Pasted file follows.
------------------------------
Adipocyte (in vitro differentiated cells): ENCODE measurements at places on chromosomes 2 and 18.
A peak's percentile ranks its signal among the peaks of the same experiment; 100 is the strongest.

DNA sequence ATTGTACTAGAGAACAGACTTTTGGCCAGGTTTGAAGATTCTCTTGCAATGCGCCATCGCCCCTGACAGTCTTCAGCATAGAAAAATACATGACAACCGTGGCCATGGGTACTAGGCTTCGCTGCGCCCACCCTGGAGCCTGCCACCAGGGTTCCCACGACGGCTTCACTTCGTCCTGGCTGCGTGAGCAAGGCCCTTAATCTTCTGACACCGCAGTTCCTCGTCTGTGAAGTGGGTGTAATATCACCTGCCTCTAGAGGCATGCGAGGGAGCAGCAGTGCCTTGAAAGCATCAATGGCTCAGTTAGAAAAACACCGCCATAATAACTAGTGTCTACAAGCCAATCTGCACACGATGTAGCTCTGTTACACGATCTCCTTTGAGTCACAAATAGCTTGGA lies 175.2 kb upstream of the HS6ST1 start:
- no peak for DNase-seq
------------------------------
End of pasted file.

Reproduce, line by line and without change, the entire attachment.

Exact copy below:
Adipocyte (in vitro differentiated cells): ENCODE measurements at places on chromosomes 2 and 18.
A peak's percentile ranks its signal among the peaks of the same experiment; 100 is the strongest.

DNA sequence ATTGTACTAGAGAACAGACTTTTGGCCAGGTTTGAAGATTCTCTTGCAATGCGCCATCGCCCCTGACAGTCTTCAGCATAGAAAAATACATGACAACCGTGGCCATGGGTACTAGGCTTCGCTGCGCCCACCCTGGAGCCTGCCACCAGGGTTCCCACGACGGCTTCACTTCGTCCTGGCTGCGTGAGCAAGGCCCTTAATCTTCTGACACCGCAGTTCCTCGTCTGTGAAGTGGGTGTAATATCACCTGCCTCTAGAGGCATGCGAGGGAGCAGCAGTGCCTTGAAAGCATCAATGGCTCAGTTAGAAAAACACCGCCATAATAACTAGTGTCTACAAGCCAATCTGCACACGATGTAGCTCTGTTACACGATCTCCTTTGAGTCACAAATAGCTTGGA lies 175.2 kb upstream of the HS6ST1 start:
- no peak for DNase-seq